Women in the Workplace

March 30, 2022



A Deliberate Approach to Diversity, Equity, and Inclusion


Lawrence Hall’s DEI Committee strives to ensure Lawrence Hall is a diverse, equitable environment of belonging and inclusivity. Having “brave conversations” about diversity, equity, and inclusion (DEI) in the workplace is a necessity for healthy company culture and requires honesty, compassion, and self-reflection of all involved. Our Brave Conversations Series highlights topics not normally discussed but that have deep, personal impacts on our staff, youth, families, and communities.

March is Women’s History Month, so this month’s Brave Conversations will focus on issues facing women today. Our last conversation this month discusses women in the workplace.


What issues do women face in the workplace?

Pay gaps

While there are many hurdles and difficulties for women at work—we discussed sexual harassment last week—three of the top work-related issues women navigate are equal pay for equal work, child rearing expectations and hurdles, and moving up the career ladder.

“According to the U.S. Department of Labor, women earn less than men on average in nearly 350 different occupations,” Aldon Thomas Stiles writes for California Black Media.

To create more awareness around pay inequity, Equal Pay Day was created in 1996 and symbolizes the average date until which women would have to work to earn the same amount men earned in the year prior. This date changes every year based on updated wage gap statistics, and this year, Equal Pay Day was Tuesday, March 15.

The pay gap increases at the intersection of gender and race. The American Association of University Women estimates that white women earn $.83 to every dollar white men earn, while Black women earned only $.58 for every dollar white men earn. Hispanic women are even farther behind.

For more detailed graphs and demographic information including Native populations and the American Asian and Pacific Islander ethnicities, see the Center for American Progress’ article, “Women of Color and the Wage Gap.”


Motherhood and career

Maternal wall bias, or the “motherhood penalty,” is a form of discrimination where mothers and pregnant women are viewed as less committed to and less competent in their jobs due to raising children.

A controlled Cornell University hiring study found that only 47% of mothers were recommended for hire in comparison with 84% of women who didn’t have children. In addition, while women were penalized in the hiring process for being mothers, men were not penalized for—and often benefited from—having children.

Job flexibility, career track fulfillment, and the cost of childcare also contribute to the difficulties of choosing kids over career. For some women, going back to a career is simply not financially feasible. “The cost of childcare was more than my salary,” remarked a new mother in one Northwestern study.

“Being a mom is a greater predictor of wage and hiring discrimination than gender – and due to structural racism, (BIPOC mothers) experience compounded wage and hiring discrimination,” executive director and co-founder of MomsRising.org Kristin Rowe-Finkbeiner states.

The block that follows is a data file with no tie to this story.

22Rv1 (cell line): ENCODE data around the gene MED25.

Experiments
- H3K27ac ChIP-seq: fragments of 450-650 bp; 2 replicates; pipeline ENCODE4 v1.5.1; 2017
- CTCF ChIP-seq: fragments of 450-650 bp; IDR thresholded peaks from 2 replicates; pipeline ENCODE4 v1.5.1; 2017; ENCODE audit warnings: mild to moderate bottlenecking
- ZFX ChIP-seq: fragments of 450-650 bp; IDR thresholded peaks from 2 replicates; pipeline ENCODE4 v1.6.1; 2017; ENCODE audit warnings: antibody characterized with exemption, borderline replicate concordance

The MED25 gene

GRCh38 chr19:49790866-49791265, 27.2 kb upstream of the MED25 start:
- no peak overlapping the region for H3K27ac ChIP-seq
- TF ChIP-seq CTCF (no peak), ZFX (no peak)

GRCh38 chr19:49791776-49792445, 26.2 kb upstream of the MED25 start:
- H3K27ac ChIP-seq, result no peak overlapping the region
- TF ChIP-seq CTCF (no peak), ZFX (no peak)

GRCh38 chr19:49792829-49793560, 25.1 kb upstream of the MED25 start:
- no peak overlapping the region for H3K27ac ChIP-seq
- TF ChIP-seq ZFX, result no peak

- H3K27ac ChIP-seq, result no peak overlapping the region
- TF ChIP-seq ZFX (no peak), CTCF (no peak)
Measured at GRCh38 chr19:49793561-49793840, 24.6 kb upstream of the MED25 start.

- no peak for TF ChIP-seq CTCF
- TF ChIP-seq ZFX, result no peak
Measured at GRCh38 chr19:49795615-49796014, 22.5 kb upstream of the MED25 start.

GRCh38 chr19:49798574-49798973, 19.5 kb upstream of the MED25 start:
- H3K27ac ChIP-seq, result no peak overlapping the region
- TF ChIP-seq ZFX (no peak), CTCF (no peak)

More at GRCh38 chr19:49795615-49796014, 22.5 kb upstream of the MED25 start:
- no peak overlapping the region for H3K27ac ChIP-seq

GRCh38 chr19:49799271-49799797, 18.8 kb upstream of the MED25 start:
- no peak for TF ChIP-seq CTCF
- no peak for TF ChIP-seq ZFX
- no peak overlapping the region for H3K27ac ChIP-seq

Glass ceilings

Issues of pay equity and child-rearing only make promotion tracks for women even more difficult. Women are consistently judged as having less leadership potential than men.

“What is commonly talked about in terms of management and potential are characteristics such as assertiveness, execution skills, charisma, leadership, ambition,” Yale Professor Kelly Shue says in the video at right. “These are, I believe, real traits. They’re also highly subjective and stereotypically associated with male leaders. And what we saw in the data is a pretty strong bias against women in assessments of potential (despite receiving higher job performance ratings).”

Women must prove their competence over and over, while men get the benefit of the doubt. This “Prove-It-Again” mentality is compounded with the intersectionality of race and gender.

“Women of color differ from group to group in their (work) experience,” states Joan C. Williams, co-author of the book What Works for Women at Work. Latinos often have a problem of being too feminine and need to tone it down. Black women seem to have greater “Prove-It-Again” problems; even if they are extremely accomplished, they feel they can’t make one single mistake. Asian American women are better off if they’re not seen as women, but as Asian, so many actually work to play that image up.”




Are Women Too Timid When They Job Search? – Forbes

Proof versus potential: Why women must work harder to move up – BBC

Potential” and the Gender Promotion Gap – Yale School of Management

Not Very Likeable: Here Is How Bias Is Affecting Women Leaders – Forbes

On Equal Pay Day, women are trying to make a dollar out of 83 cents – NPR

What to Do When Ambition and Motherhood Feel Like a Zero-Sum Game – Entrepreneur

Getting a Job: Is There a Motherhood Penalty? – American Journal of Sociology



On the Basis of Sex (2018)

Hidden Figures (2019)

Made in Dagenham (2010)

Battle of the Sexes (2017)

What Men Want (2019)



The Memo: What Women of Color Need To Know To Secure A Seat At The Table
Minda Harts

Playing Big: Practical Wisdom for Women Who Want to Speak Up, Create, and Lead
Tara Mohr

How to be Successful Without Hurting Men’s Feelings
Sarah Cooper

What Works for Women at Work: Four Patterns Working Women Need to Know
Joan C. Williams and Rachel Dempsey



Battle Tactics For Your Sexist Workplace

Being an Ally, Part I: How Men Can Advocate for Women  |  Fairer Cents

Being an Ally, Part II: How White Women Can Advocate for Women of Color  |  Fairer Cents

The Gender at Work Podcast


Categories: Blog News